Yemen Approves Immunity for Saleh

Posted January 21st, 2012 at 12:45 pm (UTC-5)
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Yemen's parliament has formally approved a law giving President Ali Abdullah Saleh immunity from prosecution, in return for leaving the office he has held for more than three decades.

The law, brokered by neighboring Gulf nations, grants Mr. Saleh complete immunity from legal and judicial prosecution for any alleged crimes committed during his 33-year rule. It is part of a deal signed in November aimed at ending months of political turmoil.

The new law also grants a controversial partial immunity to the president's political aides, although last-minute amendments reduced the scope of that amnesty.

Yemeni parliamentarians welcomed the move and say it follows the plan brought forward by the Gulf Cooperation Council. Parliamentarian Aly Abou Khalifa said the new law will help put the country on the road to recovery.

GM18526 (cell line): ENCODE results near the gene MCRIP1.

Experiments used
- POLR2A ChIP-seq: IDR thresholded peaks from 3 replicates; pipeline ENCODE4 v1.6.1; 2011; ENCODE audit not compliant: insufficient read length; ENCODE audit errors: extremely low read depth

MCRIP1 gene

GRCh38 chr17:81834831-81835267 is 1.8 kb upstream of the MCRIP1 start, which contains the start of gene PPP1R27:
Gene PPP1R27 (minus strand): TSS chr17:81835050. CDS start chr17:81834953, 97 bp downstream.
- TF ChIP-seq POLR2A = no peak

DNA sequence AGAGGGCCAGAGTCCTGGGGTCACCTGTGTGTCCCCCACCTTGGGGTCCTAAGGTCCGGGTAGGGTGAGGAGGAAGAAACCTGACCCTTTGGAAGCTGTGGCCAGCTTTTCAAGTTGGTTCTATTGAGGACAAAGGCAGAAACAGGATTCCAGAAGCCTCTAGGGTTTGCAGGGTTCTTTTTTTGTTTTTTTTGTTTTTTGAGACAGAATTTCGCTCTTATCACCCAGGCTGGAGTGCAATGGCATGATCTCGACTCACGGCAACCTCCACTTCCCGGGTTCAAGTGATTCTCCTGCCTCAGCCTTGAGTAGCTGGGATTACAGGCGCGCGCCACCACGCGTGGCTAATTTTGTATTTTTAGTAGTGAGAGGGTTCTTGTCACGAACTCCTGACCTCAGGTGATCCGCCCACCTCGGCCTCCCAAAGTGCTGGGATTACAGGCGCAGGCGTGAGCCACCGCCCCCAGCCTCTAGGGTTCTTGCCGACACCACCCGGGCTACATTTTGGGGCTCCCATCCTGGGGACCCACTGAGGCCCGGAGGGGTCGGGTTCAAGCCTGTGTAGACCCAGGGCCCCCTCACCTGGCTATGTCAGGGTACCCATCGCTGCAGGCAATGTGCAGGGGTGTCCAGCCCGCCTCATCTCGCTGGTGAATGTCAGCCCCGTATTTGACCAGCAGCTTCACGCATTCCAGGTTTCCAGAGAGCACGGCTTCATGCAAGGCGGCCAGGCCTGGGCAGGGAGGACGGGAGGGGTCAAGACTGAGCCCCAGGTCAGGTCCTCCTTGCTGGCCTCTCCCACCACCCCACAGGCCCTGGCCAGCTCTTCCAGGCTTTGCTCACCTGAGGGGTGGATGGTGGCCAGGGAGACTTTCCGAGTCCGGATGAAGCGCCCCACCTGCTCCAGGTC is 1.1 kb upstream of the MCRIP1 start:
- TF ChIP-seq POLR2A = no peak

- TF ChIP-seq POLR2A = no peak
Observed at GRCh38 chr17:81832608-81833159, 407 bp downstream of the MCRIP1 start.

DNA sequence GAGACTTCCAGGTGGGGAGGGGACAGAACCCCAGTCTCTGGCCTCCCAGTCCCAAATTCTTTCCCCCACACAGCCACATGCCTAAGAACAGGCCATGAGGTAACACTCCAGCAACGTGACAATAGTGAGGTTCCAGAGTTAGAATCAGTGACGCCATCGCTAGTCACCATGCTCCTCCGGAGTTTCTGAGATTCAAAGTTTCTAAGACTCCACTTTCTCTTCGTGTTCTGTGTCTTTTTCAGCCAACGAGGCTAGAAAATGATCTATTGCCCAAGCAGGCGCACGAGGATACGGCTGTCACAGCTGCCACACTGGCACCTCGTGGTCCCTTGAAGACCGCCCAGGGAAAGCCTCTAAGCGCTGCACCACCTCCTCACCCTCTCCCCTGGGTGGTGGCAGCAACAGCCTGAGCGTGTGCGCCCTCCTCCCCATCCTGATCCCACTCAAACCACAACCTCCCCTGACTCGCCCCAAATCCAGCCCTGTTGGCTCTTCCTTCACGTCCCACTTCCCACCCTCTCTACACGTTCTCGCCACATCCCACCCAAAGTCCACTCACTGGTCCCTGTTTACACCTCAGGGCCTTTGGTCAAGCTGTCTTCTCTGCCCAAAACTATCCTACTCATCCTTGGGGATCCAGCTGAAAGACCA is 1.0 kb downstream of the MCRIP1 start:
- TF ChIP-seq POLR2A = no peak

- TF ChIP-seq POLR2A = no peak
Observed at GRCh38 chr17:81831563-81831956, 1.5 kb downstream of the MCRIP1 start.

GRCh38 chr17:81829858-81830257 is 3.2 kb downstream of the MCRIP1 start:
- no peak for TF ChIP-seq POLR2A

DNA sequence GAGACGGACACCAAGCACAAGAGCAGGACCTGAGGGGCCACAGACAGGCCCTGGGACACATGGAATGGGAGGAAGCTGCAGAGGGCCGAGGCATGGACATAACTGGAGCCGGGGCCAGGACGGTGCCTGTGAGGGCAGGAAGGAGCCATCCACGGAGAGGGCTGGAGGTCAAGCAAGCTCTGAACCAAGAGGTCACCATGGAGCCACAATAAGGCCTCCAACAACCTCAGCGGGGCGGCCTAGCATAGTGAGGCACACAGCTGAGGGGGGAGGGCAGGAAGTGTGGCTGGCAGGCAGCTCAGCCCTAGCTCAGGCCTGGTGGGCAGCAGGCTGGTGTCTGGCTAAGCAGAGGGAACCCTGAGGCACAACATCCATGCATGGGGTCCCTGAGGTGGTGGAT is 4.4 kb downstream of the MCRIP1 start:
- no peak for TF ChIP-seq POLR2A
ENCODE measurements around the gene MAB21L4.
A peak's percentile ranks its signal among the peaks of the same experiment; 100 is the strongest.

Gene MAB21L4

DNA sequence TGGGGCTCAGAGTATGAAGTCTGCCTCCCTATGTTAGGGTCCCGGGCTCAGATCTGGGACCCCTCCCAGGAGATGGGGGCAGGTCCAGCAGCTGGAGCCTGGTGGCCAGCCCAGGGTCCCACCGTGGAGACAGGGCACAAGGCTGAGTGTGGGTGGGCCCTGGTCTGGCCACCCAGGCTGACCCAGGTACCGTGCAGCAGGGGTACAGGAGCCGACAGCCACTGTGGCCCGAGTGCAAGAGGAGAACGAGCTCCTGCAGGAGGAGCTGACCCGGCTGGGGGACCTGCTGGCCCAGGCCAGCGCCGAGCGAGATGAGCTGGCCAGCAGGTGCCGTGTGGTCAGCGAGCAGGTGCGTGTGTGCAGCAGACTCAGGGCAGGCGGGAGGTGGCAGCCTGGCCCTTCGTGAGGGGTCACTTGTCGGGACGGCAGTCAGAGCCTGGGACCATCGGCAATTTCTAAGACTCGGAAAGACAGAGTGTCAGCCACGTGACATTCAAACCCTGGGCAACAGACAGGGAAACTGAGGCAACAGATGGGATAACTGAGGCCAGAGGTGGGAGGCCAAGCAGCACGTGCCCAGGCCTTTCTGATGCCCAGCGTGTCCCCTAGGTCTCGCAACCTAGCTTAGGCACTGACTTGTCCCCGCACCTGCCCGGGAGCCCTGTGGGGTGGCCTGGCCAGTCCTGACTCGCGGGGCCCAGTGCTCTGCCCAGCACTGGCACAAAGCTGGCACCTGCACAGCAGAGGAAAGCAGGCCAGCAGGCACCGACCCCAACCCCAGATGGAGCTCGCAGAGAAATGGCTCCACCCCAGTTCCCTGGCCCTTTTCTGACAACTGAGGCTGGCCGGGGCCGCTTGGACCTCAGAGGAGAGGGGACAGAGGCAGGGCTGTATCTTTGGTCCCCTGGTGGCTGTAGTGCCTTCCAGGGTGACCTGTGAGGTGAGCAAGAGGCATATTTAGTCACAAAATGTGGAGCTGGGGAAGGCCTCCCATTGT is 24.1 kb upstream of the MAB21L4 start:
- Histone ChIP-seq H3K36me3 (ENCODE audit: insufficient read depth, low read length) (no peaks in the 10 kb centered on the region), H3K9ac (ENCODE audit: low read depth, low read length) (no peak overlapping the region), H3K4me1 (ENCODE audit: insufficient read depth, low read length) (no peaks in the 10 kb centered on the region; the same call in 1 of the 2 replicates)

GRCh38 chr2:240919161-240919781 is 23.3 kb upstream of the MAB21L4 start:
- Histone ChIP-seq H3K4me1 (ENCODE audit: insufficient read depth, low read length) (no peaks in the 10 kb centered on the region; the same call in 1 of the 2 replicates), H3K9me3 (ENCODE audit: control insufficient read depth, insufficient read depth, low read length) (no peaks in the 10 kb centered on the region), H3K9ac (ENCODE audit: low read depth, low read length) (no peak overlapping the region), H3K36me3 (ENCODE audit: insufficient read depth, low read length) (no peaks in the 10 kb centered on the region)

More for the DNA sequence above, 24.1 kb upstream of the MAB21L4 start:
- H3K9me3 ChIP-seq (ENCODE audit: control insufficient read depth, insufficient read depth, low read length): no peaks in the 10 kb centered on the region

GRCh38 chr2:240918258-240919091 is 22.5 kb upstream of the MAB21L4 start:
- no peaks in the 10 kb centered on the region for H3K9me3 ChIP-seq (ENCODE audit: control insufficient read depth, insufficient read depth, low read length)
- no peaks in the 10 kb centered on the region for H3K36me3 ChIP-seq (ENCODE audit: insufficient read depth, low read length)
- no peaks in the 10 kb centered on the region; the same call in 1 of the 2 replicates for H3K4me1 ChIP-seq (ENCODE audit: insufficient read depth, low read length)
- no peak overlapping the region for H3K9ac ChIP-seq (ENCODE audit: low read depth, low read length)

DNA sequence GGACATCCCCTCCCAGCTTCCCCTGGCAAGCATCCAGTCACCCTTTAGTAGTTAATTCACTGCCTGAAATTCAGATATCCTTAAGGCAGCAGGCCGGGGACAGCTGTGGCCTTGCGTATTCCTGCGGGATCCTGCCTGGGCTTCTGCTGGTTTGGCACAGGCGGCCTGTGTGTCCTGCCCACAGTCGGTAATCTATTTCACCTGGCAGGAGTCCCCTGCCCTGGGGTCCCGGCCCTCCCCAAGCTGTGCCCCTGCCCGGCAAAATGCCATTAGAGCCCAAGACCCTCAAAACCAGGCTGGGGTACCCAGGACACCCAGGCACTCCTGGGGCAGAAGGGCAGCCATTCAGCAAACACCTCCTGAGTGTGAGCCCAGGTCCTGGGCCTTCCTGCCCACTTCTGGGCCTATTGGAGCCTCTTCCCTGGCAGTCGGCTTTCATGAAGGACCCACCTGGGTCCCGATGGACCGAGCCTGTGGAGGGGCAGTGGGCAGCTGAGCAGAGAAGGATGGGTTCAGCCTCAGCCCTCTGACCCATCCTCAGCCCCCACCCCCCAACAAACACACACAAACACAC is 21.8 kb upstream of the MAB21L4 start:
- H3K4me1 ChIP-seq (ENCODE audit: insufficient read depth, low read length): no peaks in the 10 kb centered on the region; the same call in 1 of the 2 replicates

“This law is an opportunity for national reconciliation and so that the youth can carry out their protests in a safer environment.”

The immunity deal has sparked an outcry by pro-democracy activists who have driven the nearly year-long revolution. They are calling for the president to stand trial for a violent crackdown on anti-government protests in which hundreds of people died.

Yemeni activist Abdo Al Rashidy wants to reverse the legislation.

“We have to work to bring down this law. I will go to the highest court in order to reject this law which is full of mistakes.”

Human Rights Watch criticized passage of the law. It said in a statement the law “sends the disgraceful message that there is no consequence for killing those who express dissent.”

Mr. Saleh is now expected to leave Yemen for Oman, before going to the United States for medical treatment.

Under the Gulf deal, Mr. Saleh has handed authority to Vice President Abed Rabbo Mansour Hadi. Hadi is the consensus candidate of major parties in a presidential election scheduled for February.